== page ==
Take Medication, Or Else.

Last night I discovered a woman of my acquaintance had been arrested under a mental inquest warrant–someone close to her (we know who it is, but to preserve this woman’s privacy, I’m concealing certain details to prevent her from being identified from this post) had gone to the police and claimed she had a mental disorder and was not taking medication for it.

From what I know, this warrant is a means to force one’s relatives to get treatment for mental disorders. You’d suppose that this would require a lot of proof, both of the diagnosis, refusal of treatment, and a danger to someone, right? Apparently not. The woman I referenced above is completely able-bodied, and has not threatened or posed a danger to anyone–but that did not prevent Louisville Metro Police from sending two squad cars to this woman’s home, arresting her, and detaining her for several hours before discovering–whoops!–she had no mental disorder.

So, apparently the word of one person is enough to get someone locked up for presumably refusing to take medication. I received a text message today, the sender said:

“Still I could see it if they claimed she was psycho or dangerous, but _____? Please!”

I responded thusly:

“I can’t. Everyone has the right to choose to take medication or not. That right is meaningless if people who have conditions for which medications are available aren’t allowed to refuse.”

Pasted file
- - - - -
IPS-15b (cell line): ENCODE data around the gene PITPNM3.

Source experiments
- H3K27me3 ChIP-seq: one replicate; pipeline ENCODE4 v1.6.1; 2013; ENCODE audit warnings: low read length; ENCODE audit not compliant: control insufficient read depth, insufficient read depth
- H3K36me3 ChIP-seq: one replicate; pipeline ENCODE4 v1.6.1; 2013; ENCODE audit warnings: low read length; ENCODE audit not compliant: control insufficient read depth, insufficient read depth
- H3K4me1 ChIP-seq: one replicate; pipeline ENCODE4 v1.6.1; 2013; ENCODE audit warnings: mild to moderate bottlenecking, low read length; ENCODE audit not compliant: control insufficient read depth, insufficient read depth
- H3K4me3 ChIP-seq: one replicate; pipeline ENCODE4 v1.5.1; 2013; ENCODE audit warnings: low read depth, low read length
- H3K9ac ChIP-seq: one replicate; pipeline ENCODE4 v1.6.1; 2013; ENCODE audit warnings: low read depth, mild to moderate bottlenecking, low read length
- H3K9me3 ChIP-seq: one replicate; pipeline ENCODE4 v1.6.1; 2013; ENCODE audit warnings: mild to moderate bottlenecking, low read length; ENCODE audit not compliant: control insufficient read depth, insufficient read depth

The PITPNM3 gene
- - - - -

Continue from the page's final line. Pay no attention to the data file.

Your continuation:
I cannot describe how angry it makes me to see such blatant evidence of disregard for the rights and humanity of those of us who are differently abled–and even those who are thought to be differently abled. To know that the entire time I refused medication, I was one phone call away from being arrested, thrown in jail, committed, and forced to take medication frightens and enrages me.

Unfortunately, I cannot find any information via Google–as in, the requirements to obtain a mental inquest warrant, what happens to the person the warrant was gotten against, or if it can be challenged. This information is something that I, and the PWD community in general, need to have. But ultimately, this is something that should. not. happen. No one has the right to force medication on another. Everyone has the right to refuse medication, to refuse treatment.

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